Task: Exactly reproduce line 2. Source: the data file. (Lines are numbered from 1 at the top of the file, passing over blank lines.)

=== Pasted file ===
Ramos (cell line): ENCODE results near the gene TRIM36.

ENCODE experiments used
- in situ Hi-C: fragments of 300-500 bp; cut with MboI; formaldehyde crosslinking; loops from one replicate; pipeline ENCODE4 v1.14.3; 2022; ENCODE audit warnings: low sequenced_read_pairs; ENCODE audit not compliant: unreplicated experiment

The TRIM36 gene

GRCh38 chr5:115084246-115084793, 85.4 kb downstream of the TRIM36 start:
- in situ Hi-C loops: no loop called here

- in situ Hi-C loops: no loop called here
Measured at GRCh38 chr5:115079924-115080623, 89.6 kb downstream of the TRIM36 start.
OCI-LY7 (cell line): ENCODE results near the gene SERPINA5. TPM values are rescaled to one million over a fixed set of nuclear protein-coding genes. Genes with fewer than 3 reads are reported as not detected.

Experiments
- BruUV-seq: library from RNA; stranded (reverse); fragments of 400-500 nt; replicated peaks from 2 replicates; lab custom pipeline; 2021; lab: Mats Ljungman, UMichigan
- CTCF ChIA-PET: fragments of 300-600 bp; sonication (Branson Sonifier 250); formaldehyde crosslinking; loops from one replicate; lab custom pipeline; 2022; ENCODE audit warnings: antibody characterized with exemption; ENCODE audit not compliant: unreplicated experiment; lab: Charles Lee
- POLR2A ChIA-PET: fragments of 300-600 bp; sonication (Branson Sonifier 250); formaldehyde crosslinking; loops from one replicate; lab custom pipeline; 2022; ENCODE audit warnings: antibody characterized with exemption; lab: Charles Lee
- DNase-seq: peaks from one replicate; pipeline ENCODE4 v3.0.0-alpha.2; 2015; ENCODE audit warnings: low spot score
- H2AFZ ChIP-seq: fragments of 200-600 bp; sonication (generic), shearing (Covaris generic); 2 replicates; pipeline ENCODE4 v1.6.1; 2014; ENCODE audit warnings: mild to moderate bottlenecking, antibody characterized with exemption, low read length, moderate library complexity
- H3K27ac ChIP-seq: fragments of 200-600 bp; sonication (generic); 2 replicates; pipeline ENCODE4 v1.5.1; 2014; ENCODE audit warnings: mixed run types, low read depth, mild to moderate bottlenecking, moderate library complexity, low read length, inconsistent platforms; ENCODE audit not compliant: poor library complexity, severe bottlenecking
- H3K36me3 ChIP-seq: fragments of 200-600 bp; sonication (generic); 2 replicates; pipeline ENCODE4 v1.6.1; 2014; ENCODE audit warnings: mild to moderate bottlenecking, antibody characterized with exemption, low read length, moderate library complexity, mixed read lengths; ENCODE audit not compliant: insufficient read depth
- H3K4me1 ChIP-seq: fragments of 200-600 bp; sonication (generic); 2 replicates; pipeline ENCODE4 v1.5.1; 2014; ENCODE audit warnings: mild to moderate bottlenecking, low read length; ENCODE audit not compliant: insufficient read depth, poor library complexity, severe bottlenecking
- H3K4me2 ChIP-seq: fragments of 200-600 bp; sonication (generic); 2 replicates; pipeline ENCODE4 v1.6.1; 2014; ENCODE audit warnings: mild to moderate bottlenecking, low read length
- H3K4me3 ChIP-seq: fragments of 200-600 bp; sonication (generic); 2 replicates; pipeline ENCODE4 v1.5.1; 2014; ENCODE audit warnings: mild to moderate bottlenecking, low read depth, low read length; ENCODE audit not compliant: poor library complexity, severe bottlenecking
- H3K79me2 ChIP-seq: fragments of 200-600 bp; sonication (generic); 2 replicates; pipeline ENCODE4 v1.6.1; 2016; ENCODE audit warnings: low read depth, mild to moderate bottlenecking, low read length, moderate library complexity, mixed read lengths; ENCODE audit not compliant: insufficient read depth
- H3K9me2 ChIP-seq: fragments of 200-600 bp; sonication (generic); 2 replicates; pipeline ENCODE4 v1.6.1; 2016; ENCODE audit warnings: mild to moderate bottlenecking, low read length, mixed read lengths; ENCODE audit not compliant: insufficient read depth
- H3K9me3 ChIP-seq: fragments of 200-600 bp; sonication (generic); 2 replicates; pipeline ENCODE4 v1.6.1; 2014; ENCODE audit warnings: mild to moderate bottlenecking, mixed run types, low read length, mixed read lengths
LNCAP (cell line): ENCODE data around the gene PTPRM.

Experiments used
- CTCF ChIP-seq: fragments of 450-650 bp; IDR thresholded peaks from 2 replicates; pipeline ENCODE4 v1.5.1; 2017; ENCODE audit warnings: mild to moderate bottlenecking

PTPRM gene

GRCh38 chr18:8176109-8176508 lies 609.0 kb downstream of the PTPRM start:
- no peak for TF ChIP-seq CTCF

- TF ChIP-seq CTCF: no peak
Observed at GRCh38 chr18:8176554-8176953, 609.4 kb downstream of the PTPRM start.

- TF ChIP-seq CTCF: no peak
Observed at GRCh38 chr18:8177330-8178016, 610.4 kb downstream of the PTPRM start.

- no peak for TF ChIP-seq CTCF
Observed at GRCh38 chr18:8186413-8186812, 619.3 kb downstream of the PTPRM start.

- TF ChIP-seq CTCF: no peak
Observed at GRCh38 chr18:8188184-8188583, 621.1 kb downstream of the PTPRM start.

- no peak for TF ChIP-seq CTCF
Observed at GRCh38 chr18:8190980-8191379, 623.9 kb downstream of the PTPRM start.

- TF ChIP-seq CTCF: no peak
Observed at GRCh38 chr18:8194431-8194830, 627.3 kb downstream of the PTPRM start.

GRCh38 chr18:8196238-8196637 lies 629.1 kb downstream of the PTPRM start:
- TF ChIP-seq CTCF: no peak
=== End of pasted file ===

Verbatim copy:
ENCODE experiments used